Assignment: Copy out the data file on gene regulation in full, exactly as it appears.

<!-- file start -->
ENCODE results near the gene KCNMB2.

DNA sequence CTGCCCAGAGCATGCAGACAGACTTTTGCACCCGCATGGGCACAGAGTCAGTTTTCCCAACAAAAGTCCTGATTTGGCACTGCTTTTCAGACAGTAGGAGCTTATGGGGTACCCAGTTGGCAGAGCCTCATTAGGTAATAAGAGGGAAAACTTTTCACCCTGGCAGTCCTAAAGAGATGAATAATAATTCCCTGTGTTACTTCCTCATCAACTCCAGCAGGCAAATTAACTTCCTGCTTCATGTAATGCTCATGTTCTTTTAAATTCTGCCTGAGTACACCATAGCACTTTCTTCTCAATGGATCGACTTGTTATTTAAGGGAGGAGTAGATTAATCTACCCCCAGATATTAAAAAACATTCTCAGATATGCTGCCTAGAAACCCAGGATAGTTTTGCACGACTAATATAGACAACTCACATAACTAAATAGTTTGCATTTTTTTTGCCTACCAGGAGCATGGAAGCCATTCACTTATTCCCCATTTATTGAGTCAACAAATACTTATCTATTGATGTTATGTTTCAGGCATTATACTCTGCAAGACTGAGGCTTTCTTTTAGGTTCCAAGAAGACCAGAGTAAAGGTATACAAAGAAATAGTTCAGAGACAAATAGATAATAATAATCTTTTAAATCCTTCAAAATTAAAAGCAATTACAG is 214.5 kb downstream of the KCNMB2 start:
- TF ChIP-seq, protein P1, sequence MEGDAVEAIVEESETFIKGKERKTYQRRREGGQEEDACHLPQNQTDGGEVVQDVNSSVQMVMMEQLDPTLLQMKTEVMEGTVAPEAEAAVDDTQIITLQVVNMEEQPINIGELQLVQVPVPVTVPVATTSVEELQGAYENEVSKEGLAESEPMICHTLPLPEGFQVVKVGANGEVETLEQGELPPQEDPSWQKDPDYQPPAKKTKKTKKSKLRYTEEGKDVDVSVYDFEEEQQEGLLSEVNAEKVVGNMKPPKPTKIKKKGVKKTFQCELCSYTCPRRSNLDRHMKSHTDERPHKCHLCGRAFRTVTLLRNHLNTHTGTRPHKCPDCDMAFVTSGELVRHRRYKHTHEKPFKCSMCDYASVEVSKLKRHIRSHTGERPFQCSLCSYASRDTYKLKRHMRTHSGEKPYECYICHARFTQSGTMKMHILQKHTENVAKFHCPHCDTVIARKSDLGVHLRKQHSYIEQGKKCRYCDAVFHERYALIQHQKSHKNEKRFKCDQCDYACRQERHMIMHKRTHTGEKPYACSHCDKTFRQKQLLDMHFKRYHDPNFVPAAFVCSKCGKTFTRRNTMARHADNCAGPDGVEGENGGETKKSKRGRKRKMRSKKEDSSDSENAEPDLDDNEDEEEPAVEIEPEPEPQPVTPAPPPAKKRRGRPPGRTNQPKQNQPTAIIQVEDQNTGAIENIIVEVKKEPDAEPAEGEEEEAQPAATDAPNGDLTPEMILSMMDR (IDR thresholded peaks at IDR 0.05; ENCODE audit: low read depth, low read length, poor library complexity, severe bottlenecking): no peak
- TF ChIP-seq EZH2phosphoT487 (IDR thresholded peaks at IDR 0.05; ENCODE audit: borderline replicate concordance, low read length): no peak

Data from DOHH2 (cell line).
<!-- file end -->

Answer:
ENCODE results near the gene KCNMB2.

DNA sequence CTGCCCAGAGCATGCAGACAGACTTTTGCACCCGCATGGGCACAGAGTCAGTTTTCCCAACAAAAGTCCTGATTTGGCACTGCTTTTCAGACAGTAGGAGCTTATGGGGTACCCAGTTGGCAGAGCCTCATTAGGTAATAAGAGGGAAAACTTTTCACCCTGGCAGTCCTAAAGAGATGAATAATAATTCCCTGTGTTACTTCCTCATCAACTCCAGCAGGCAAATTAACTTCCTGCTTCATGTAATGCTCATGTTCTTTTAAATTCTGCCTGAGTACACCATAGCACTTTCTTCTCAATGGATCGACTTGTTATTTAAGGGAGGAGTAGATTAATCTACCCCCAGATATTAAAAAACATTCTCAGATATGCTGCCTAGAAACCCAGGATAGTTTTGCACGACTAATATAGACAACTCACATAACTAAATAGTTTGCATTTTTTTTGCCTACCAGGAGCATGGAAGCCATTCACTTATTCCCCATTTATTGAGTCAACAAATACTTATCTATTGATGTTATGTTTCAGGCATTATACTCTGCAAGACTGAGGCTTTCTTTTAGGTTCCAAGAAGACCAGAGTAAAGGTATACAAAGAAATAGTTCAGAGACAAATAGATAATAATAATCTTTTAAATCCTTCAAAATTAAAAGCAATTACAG is 214.5 kb downstream of the KCNMB2 start:
- TF ChIP-seq, protein P1, sequence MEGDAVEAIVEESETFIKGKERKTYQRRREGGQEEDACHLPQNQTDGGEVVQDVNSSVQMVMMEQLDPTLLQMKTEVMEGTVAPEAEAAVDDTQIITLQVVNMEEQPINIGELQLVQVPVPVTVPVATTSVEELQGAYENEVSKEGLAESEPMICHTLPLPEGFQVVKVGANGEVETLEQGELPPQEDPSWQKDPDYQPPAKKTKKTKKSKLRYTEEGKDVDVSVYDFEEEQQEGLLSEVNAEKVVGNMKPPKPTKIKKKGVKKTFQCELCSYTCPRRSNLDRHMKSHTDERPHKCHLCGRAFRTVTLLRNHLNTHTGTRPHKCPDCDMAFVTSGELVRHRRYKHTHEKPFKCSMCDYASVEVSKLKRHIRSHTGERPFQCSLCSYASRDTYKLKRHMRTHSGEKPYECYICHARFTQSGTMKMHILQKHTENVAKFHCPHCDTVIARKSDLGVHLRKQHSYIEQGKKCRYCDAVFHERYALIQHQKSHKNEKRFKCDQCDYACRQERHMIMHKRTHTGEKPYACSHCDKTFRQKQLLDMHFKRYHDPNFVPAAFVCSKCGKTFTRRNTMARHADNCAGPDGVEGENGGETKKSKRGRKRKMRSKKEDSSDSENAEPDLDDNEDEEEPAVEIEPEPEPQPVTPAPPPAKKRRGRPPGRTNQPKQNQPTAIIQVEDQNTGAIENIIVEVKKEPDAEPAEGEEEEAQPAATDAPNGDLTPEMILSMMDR (IDR thresholded peaks at IDR 0.05; ENCODE audit: low read depth, low read length, poor library complexity, severe bottlenecking): no peak
- TF ChIP-seq EZH2phosphoT487 (IDR thresholded peaks at IDR 0.05; ENCODE audit: borderline replicate concordance, low read length): no peak

Data from DOHH2 (cell line).